Ms. Bella visibly hated the whole thing, she smoked during the lesson and painted her nails, often at the same time. Her husband would enter in a state of half-dress looking for his tie. “Excuse me, mini professors!”, he’d say. – How Ádám Nádasdy the boy began learning English.
A Romantic Love
It started when I was nine. Don’t be surprised: some loves do start so young, didn’t little Dante fall in love with Beatrice when he was nine? As for myself, at the age of nine I fell in love with the English language. A classmate of mine, Isti Bertényi – a very serious and long-faced boy – told me that his elder brother was attending English classes with a certain Ms. Bella who lived on our street. We thought it might be nice to learn English. We asked another of our classmates, Arnold Czigler, if he’d like to join too. He said he would, all the more so since his family were preparing to emigrate to Australia. Of course, he didn’t tell us this (perhaps he hadn’t been told either), after all in 1955 the mere thought of emigrating was illegal, it was known as defection, on top of that his father was in prison (he didn’t keep that one a secret).
That afternoon we met in front of Miss Bella’s building. We climbed the stairs and rang the bell. Ms. Bella was young, thinking back she could have been thirty-five, but of course to us she was Ms. Bella. She asked with surprise who we were and what we wanted. Bertényi told her that his elder brother came here for English and that we’d like to learn English as well. That’s very well, said Ms. Bella, but do our parents know about this? They don’t, we said, and were slightly amazed how this was of any importance – after all, since when was learning a language such a forbidden or improper avocation? We promptly made it clear that we’d pay, of course (10 forints per lesson was her rate, which we could’ve put together from our own pocket money). But she just laughed and insisted that our parents give her a call or write to her. That’s what happened, and the lessons began the following week.
Ms. Bella visibly hated the whole thing, she smoked during the lesson and painted her nails, often at the same time. Her husband would enter in a state of half-dress looking for his tie. “Excuse me, mini professors!”, he’d say. When the revolution broke out in October ’56, the whole thing came to an end. Czigler’s father got out and they immediately set off for Australia, Bertényi and I weren’t even allowed out onto the street.
After so many years I can now say: Ms. Bella wasn’t worth a pin. Her knowledge of English must have been minimal, nor did she know a thing about teaching, the lessons were void of any sense whatsoever. There was no book. You couldn’t blame her for the latter: you couldn’t find English books, either you had them since before the siege or you didn’t. But she taught us how to use the words do-does-did and he-she-it. She dictated a couple of sentences in Hungarian and we had to translate them into English for homework. “When does the Easter bunny come? The Easter bunny comes at Easter.” Although Ms. Bella was a novice I had officially been initiated; this was the first foreign language which I had deliberately begun to study.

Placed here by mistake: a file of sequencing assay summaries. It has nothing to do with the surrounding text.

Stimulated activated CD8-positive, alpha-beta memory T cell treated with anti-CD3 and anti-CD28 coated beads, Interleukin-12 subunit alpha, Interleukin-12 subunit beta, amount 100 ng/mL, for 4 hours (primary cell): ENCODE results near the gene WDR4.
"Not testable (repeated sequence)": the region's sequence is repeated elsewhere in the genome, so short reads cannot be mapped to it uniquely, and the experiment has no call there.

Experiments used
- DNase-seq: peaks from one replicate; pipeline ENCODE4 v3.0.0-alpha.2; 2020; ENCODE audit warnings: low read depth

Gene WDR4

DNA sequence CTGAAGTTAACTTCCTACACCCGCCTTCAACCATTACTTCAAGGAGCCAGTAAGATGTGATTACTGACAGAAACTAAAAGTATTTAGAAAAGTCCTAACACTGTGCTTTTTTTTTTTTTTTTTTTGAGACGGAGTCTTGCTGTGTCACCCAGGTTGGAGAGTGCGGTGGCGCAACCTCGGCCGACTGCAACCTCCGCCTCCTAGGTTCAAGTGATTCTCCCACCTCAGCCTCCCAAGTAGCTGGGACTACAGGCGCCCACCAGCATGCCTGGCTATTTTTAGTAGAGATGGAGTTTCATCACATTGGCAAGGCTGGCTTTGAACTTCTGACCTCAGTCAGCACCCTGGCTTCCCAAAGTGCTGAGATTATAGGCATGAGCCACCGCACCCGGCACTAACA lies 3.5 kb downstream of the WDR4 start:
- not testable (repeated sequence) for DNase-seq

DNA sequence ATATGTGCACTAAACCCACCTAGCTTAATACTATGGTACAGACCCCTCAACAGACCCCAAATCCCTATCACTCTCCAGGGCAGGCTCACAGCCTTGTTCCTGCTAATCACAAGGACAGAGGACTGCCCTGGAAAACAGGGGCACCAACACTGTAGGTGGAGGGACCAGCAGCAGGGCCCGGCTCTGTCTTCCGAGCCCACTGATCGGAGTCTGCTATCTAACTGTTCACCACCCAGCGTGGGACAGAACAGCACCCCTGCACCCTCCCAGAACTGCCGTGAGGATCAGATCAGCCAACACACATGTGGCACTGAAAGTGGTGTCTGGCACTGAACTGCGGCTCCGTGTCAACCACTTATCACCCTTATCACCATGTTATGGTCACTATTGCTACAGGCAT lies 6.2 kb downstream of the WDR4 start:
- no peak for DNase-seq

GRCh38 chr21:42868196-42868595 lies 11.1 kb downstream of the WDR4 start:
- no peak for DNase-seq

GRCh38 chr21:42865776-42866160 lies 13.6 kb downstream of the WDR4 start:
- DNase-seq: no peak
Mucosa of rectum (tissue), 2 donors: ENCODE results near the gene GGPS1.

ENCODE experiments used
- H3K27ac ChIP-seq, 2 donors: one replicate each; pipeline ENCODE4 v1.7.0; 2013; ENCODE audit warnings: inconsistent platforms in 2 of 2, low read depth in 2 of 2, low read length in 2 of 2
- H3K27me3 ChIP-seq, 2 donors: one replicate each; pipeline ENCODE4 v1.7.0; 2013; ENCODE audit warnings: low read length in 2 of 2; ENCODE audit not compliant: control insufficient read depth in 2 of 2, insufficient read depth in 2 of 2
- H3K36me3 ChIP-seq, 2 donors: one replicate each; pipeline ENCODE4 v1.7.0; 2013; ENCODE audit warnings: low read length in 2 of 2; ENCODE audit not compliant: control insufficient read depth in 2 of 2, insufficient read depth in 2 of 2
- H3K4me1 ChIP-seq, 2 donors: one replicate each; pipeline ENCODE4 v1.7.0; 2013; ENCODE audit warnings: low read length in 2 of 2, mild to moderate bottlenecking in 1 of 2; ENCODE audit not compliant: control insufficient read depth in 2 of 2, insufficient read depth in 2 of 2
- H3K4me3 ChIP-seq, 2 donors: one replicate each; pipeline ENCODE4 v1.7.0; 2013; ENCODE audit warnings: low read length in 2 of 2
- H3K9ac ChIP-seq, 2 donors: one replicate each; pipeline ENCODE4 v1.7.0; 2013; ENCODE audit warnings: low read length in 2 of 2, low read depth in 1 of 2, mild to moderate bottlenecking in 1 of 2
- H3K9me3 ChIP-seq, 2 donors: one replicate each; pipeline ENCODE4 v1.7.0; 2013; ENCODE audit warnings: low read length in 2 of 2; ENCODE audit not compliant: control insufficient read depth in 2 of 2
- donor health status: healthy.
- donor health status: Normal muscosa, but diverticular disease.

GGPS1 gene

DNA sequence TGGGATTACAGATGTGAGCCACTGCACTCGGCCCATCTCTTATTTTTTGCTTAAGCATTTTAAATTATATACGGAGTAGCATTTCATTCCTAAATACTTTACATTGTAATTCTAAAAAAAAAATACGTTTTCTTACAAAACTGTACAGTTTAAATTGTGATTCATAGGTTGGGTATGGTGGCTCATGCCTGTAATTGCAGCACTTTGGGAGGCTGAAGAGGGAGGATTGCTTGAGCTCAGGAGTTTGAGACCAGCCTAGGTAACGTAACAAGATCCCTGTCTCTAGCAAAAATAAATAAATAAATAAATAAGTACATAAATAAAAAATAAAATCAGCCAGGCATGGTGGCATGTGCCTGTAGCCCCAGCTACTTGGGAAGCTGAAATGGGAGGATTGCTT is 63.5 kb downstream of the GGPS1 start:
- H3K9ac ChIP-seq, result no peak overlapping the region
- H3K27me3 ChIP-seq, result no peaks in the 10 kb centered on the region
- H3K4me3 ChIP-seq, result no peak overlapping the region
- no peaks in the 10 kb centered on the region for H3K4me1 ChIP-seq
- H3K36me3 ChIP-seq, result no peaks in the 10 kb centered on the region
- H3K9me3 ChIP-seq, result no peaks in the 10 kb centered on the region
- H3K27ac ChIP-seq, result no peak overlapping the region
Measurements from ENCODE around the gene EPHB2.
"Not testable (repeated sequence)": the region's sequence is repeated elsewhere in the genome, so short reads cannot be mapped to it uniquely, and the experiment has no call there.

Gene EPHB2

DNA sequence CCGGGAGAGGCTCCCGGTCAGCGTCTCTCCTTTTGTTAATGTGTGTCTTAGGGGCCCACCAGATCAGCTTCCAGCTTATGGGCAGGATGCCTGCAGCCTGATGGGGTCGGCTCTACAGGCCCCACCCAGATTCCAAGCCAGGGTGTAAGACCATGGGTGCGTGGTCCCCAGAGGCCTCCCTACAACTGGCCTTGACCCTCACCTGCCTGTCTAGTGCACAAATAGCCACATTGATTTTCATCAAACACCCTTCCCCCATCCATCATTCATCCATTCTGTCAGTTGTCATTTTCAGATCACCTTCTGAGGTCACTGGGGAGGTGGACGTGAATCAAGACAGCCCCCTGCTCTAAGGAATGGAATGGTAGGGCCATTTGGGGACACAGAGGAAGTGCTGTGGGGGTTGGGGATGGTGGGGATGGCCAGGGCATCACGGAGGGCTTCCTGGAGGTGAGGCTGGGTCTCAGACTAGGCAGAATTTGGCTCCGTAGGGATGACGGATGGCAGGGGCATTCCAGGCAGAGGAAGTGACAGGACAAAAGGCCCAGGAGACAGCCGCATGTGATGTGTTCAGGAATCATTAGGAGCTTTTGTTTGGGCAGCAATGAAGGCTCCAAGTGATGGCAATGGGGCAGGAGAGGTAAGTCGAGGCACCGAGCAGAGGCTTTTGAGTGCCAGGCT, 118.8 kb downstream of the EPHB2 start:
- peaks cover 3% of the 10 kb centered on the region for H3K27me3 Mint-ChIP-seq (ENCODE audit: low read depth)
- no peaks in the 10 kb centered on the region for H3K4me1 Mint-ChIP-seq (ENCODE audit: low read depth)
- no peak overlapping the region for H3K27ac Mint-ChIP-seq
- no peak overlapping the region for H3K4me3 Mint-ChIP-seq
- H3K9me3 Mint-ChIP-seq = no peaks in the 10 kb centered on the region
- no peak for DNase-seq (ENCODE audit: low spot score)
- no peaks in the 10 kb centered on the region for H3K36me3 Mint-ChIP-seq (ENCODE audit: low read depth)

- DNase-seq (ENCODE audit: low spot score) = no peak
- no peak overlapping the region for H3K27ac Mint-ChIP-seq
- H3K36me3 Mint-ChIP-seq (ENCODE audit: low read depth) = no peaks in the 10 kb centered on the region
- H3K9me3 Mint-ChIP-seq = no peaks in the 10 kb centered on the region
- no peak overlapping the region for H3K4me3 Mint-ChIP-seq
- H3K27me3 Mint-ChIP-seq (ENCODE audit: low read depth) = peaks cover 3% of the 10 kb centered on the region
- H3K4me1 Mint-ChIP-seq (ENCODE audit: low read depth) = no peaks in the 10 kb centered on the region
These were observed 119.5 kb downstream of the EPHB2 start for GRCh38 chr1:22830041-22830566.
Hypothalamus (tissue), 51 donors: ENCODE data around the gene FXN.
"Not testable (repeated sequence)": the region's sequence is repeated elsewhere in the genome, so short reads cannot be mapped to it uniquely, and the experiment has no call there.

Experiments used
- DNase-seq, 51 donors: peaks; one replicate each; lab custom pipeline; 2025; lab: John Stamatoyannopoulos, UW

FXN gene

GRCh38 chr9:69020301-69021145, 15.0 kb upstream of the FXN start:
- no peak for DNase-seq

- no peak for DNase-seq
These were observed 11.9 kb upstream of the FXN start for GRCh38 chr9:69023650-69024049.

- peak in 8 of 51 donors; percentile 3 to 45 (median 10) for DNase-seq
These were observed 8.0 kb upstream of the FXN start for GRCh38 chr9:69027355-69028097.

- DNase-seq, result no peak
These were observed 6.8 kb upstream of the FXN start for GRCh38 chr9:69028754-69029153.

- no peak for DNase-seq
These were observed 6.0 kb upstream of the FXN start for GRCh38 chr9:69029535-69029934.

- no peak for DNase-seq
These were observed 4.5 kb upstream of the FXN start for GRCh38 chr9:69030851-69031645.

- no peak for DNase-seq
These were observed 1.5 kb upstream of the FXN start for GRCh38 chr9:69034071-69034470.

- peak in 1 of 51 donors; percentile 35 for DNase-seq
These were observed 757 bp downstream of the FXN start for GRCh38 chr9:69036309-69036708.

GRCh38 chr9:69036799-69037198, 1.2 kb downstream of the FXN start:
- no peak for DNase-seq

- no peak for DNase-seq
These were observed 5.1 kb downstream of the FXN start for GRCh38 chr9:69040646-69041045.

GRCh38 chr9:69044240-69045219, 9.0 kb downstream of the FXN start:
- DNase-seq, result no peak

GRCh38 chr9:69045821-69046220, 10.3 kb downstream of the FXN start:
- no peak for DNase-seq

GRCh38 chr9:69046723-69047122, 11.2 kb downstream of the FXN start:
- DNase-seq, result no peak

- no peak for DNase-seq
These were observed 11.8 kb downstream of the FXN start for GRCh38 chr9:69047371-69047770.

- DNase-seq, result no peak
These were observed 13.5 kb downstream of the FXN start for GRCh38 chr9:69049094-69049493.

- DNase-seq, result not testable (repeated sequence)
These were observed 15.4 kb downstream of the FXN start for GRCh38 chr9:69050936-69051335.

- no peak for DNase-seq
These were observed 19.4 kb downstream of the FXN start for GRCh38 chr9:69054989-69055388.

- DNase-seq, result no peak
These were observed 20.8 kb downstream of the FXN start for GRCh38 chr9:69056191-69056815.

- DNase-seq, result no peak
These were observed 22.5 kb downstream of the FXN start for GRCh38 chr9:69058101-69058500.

My not so deliberate studies began at a much younger age. I was three years old when my grandmother who supervised our upbringing enrolled us at a nursery school. Not one of the newly founded comprehensive nursery schools where one sang about Mr. Stalin in 1950 and where – and this was worse – children of all social classes were integrated. No, she enrolled me at a private nursery school. This school was run by a tall and very ugly but extraordinarily kind lady, Ms. Ida. She had one speciality: English! “The English Nursery” was its name. We learned poems, songs and little stories in English. The nursery was in her flat at Kosztolányi square, it was spacious and clean. Ms. Ida was a professional; even a three-year-old could see that. By the end I knew the letters; I remember a picture book in which a very angry person said: “Give me my dog!”, and repeated it several times, in bigger and bigger letters until in the end they filled the entire page: GIVE ME MY DOG!!! It was terrifying.
Twenty years later I was walking on the square when an elderly woman as straight as a poker shouted to me: “Edöm! Hau nájsz tu szí jú! Hau ár jú?” It was Ms. Ida: she recognised in the adult the child she’d last seen when he was five. She spoke English fluently but her pronunciation was hideously Austro-Hungarian. I was almost ashamed to answer because by that time I’d managed to acquire correct English pronunciation and I didn’t want to show off or put her to shame. But she didn’t mind (or didn’t notice) and we held a brief but flawless and polite exchange. I told her that I’d graduated in English at university. She cocked her head to one side and said: “Jú szí?”
(read the whole story in Hungarian in Élet és Irodalom, 10 February 2017)
Translated by: Owen Good